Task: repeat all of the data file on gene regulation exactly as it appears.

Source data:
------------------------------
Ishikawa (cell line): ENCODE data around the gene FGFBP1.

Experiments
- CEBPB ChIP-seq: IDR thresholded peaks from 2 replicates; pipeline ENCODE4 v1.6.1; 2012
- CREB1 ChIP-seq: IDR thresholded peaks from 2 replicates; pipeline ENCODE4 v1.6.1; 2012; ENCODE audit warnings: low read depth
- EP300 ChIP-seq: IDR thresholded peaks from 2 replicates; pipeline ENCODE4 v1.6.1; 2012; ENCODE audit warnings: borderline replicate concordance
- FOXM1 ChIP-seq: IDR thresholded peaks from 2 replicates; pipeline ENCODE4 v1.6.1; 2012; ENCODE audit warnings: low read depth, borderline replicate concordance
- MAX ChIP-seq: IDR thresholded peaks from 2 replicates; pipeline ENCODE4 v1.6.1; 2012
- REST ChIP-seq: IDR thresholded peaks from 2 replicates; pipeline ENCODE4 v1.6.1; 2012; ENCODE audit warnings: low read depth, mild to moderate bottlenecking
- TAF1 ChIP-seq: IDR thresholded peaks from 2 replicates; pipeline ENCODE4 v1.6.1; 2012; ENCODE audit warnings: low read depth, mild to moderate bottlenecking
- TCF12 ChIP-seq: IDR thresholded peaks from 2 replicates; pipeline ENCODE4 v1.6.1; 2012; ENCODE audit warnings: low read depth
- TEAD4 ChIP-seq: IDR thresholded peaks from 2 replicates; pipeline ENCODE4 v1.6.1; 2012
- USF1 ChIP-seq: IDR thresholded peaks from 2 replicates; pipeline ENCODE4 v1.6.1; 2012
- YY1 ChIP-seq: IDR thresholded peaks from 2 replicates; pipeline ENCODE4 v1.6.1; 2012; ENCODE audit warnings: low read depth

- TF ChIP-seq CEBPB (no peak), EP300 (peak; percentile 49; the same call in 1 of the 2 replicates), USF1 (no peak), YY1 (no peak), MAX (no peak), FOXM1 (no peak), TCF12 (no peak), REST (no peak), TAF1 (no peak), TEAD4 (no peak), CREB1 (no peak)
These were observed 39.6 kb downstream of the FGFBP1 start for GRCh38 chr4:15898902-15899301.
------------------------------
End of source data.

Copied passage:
Ishikawa (cell line): ENCODE data around the gene FGFBP1.

Experiments
- CEBPB ChIP-seq: IDR thresholded peaks from 2 replicates; pipeline ENCODE4 v1.6.1; 2012
- CREB1 ChIP-seq: IDR thresholded peaks from 2 replicates; pipeline ENCODE4 v1.6.1; 2012; ENCODE audit warnings: low read depth
- EP300 ChIP-seq: IDR thresholded peaks from 2 replicates; pipeline ENCODE4 v1.6.1; 2012; ENCODE audit warnings: borderline replicate concordance
- FOXM1 ChIP-seq: IDR thresholded peaks from 2 replicates; pipeline ENCODE4 v1.6.1; 2012; ENCODE audit warnings: low read depth, borderline replicate concordance
- MAX ChIP-seq: IDR thresholded peaks from 2 replicates; pipeline ENCODE4 v1.6.1; 2012
- REST ChIP-seq: IDR thresholded peaks from 2 replicates; pipeline ENCODE4 v1.6.1; 2012; ENCODE audit warnings: low read depth, mild to moderate bottlenecking
- TAF1 ChIP-seq: IDR thresholded peaks from 2 replicates; pipeline ENCODE4 v1.6.1; 2012; ENCODE audit warnings: low read depth, mild to moderate bottlenecking
- TCF12 ChIP-seq: IDR thresholded peaks from 2 replicates; pipeline ENCODE4 v1.6.1; 2012; ENCODE audit warnings: low read depth
- TEAD4 ChIP-seq: IDR thresholded peaks from 2 replicates; pipeline ENCODE4 v1.6.1; 2012
- USF1 ChIP-seq: IDR thresholded peaks from 2 replicates; pipeline ENCODE4 v1.6.1; 2012
- YY1 ChIP-seq: IDR thresholded peaks from 2 replicates; pipeline ENCODE4 v1.6.1; 2012; ENCODE audit warnings: low read depth

- TF ChIP-seq CEBPB (no peak), EP300 (peak; percentile 49; the same call in 1 of the 2 replicates), USF1 (no peak), YY1 (no peak), MAX (no peak), FOXM1 (no peak), TCF12 (no peak), REST (no peak), TAF1 (no peak), TEAD4 (no peak), CREB1 (no peak)
These were observed 39.6 kb downstream of the FGFBP1 start for GRCh38 chr4:15898902-15899301.